Republican state Sen. Mariannette Miller-Meeks saw her lead grow slightly Wednesday as more counties began the slow process of recounting, reviewing and examining ballots in Iowa's closely contested and still uncalled 2nd congressional district race.
A Scott County election official on Wednesday said the recount process in the state's third-largest county will likely come down to the wire.
As of Wednesday morning, the three-member recount board chosen by both campaigns had reviewed about 10,000 out of 93,000-some ballots cast in Scott County.
"We will be here until the 28th," Scott County Auditor Roxanna Moritz said Wednesday.
Counties have 18 calendar days from their canvass of votes to complete their recounts, which would be Nov. 27 or 28, depending on when they canvassed.
Iowa Secretary of State Paul Pate on Tuesday said election officials will need amended results from counties by Nov. 30 in order to certify the general election results statewide and declare an official winner. The Associated Press also announced it will not call the race until then.
However, Hart's campaign on Wednesday contended state law allows for a delay in state certification if there is a recount. The campaign pointed to a section of Iowa code that states: "If necessary, the state canvass required ... shall be delayed with respect to the office or the nomination to which the recount pertains." The campaign says state law allows county election administrators to tell the secretary of state about changes in outcome later than the Nov. 30 deadline, and allows recounts to be fully completed rather than cut off arbitrarily.
That would not delay certifying results in other races, according to the campaign, which also sent a letter to the Iowa Secretary of State Wednesday requesting clarification on guidance issued by his office Tuesday to recount boards.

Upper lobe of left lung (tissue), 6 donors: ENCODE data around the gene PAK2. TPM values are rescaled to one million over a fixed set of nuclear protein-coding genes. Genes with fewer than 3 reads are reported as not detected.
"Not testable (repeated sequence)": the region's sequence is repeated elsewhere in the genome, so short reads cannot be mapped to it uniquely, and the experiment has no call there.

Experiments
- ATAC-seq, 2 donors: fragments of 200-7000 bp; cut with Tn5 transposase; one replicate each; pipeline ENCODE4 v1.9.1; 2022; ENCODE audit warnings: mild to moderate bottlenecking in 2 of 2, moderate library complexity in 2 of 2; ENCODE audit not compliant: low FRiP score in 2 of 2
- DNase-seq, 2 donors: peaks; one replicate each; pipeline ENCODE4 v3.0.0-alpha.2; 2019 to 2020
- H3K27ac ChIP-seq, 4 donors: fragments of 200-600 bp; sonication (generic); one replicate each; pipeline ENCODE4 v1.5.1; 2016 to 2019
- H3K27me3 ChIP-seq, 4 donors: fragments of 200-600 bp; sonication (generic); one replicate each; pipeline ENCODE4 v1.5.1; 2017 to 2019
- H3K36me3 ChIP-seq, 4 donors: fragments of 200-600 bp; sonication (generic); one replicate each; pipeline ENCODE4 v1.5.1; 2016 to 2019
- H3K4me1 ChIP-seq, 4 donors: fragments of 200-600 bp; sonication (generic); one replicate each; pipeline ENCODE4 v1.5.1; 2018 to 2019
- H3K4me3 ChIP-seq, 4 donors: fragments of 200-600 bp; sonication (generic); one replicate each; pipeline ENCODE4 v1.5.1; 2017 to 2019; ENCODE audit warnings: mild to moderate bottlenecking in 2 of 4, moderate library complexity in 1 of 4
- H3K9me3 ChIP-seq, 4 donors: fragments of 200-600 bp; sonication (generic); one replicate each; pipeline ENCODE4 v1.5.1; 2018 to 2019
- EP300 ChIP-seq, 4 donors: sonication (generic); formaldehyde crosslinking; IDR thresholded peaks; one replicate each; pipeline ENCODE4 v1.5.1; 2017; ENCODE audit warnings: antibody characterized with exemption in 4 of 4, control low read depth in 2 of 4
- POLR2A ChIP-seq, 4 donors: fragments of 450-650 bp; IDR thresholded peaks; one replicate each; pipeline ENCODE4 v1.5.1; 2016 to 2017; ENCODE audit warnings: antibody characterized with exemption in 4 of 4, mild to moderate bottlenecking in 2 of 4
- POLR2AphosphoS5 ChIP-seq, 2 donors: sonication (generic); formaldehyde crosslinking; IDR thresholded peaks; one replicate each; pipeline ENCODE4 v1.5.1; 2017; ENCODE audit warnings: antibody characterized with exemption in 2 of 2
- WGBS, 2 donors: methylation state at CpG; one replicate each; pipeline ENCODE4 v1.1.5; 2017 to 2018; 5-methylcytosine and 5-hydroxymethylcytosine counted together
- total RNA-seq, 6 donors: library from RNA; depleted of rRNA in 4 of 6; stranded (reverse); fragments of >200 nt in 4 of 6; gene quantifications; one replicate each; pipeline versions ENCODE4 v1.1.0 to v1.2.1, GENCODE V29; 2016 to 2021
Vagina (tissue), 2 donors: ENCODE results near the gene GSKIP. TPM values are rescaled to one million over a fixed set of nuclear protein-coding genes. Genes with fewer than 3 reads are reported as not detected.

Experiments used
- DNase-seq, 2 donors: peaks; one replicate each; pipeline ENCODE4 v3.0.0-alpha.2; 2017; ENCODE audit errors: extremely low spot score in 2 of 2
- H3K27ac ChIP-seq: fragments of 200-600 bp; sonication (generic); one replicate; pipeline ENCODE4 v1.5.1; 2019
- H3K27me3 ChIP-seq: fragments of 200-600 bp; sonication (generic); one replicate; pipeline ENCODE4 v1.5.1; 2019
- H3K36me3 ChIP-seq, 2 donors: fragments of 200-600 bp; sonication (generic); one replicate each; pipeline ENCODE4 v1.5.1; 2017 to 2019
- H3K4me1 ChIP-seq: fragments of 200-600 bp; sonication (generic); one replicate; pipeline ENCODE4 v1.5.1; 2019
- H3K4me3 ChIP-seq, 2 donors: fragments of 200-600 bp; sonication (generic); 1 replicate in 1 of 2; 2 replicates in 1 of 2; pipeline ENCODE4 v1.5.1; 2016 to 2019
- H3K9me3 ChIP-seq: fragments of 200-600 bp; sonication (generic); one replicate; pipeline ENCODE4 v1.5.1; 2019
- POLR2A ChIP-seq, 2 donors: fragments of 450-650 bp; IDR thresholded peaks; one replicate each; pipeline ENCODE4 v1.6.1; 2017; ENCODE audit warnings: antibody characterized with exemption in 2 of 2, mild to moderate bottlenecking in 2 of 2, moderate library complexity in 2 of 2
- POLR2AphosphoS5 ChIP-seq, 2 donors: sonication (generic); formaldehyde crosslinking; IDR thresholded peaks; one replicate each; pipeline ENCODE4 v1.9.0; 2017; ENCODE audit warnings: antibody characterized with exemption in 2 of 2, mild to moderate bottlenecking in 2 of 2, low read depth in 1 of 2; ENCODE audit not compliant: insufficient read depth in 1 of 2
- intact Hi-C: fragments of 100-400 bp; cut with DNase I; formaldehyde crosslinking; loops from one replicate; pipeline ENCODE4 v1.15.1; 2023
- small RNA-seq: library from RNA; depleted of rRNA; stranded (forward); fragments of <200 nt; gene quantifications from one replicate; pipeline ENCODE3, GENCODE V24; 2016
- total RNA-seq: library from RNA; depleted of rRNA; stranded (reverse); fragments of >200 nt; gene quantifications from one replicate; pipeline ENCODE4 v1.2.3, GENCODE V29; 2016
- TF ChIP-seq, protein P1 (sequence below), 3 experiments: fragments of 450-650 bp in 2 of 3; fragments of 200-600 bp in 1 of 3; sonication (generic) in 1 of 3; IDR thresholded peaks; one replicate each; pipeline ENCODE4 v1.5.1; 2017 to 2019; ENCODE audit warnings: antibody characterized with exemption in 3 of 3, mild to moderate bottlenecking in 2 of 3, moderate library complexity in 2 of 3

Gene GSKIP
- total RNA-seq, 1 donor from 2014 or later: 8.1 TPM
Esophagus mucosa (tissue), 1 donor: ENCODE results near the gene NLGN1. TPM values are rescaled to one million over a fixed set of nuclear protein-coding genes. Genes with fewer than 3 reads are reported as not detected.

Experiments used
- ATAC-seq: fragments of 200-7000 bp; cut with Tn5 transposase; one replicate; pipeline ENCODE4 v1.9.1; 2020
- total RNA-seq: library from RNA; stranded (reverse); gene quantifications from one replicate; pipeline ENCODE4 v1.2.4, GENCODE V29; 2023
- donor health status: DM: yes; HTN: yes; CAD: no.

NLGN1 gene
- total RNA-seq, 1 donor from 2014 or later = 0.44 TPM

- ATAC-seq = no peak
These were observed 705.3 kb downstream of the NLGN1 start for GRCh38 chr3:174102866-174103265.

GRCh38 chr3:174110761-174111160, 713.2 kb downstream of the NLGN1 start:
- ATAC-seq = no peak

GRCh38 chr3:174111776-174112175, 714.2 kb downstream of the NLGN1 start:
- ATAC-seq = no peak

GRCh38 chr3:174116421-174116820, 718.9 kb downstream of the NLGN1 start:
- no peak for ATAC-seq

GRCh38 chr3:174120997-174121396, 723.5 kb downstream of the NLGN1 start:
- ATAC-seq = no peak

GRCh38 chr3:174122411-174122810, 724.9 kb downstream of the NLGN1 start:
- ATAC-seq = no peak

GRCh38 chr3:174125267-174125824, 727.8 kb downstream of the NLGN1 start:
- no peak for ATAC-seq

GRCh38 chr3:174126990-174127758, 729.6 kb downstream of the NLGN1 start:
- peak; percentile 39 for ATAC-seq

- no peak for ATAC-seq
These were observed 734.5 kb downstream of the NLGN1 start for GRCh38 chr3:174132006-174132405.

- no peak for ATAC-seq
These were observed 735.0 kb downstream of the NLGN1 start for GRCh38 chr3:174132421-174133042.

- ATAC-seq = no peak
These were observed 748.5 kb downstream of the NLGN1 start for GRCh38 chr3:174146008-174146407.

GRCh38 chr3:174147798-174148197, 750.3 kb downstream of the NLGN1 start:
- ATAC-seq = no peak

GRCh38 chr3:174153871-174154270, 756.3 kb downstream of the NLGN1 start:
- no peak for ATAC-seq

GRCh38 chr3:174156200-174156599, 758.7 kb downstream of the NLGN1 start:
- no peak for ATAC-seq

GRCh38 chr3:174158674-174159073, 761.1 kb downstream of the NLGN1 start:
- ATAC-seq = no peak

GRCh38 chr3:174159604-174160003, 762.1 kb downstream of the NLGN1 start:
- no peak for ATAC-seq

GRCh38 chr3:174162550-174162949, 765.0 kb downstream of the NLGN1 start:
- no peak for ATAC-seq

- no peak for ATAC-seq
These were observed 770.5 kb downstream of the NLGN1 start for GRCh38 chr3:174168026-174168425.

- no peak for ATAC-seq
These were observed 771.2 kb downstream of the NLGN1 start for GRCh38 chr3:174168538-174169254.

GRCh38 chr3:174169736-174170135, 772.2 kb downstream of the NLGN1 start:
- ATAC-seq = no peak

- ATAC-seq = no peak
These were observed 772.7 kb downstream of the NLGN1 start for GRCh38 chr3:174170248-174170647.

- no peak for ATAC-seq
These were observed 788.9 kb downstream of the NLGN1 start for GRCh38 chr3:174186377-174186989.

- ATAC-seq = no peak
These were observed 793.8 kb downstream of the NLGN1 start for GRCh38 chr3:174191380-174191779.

"Unlike states that utilize a significant number of government staff persons and/or civic volunteers to conduct recounts, Iowa law requires a three-person recount board to conduct the recount in each county, regardless of the county’s size or the number of ballots being recounted," the Hart campaign wrote. "Some of these all-volunteer boards are already diligently working to complete their recounts by November 30, 2020."
However, some counties and recount boards have interpreted guidance from the Secretary of State to mean they cannot apply the law’s voter intent standards to any ballots in a precinct where a machine recount is being conducted, unless the board conducts a full hand recount of all the ballots in that same precinct, the campaign argued.
"This is significant because of the unusually large number of absentee ballots in this election (which the counties generally treat as a single precinct), and because of the likelihood that these ballots contain valid votes for the candidates which a machine recount will not detect," according to the campaign.
Scott County Auditor Roxanna Moritz had also asked for clarification from the Scott County Attorney's Office.
Scott County, like the rest of the country, saw record early voting due to the global pandemic, with about 65,000 absentee ballots casts, Moritz said.
Using back-of-the-envelope-math, Alan Ostergren, an attorney for the Miller-Meeks campaign, estimated it would take 270 hours for the recount board to do a full hand recount of all Scott County absentee ballots, assuming the board averages four ballots a minute.